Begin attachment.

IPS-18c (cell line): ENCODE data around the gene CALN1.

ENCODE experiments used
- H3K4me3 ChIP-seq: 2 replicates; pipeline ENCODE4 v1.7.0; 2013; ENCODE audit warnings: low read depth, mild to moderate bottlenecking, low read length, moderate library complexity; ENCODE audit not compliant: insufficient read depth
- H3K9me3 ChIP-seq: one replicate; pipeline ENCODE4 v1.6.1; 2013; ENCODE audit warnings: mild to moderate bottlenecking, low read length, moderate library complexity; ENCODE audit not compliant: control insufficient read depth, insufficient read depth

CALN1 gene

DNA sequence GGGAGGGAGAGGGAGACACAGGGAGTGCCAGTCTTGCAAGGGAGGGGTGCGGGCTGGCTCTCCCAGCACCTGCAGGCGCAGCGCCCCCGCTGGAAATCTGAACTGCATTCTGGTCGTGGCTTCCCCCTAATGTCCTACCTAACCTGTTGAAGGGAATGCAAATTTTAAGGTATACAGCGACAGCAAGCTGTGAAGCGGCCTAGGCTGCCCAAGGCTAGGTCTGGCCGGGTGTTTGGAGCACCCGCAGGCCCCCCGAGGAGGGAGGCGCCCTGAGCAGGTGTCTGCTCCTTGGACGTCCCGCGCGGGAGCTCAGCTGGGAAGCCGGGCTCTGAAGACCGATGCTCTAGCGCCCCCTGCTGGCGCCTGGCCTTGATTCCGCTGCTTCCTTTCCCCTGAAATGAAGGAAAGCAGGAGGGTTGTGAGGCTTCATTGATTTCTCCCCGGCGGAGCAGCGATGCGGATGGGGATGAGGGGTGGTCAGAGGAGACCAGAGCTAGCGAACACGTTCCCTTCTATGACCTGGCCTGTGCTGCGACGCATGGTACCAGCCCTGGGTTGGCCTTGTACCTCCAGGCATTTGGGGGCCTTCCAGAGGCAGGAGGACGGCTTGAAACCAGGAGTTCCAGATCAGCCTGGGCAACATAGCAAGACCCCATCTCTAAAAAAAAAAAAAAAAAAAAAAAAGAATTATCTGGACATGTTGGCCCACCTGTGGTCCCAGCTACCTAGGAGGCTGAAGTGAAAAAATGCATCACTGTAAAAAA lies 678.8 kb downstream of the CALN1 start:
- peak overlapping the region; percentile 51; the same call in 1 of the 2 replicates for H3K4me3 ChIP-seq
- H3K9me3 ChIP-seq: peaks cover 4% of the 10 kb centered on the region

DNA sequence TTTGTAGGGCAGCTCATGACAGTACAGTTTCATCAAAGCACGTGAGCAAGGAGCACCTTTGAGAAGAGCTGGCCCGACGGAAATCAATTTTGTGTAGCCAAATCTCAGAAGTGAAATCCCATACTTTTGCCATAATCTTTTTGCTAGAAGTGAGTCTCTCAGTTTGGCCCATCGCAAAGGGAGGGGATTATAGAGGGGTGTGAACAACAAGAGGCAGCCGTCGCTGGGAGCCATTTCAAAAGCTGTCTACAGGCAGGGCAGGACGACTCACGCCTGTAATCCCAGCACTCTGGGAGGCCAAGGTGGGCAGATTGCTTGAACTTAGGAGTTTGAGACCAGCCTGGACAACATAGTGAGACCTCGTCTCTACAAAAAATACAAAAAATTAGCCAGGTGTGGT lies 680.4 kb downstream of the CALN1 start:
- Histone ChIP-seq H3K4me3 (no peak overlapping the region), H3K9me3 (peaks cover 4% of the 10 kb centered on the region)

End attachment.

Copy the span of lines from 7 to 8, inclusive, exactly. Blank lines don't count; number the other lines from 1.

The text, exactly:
- peak overlapping the region; percentile 51; the same call in 1 of the 2 replicates for H3K4me3 ChIP-seq
- H3K9me3 ChIP-seq: peaks cover 4% of the 10 kb centered on the region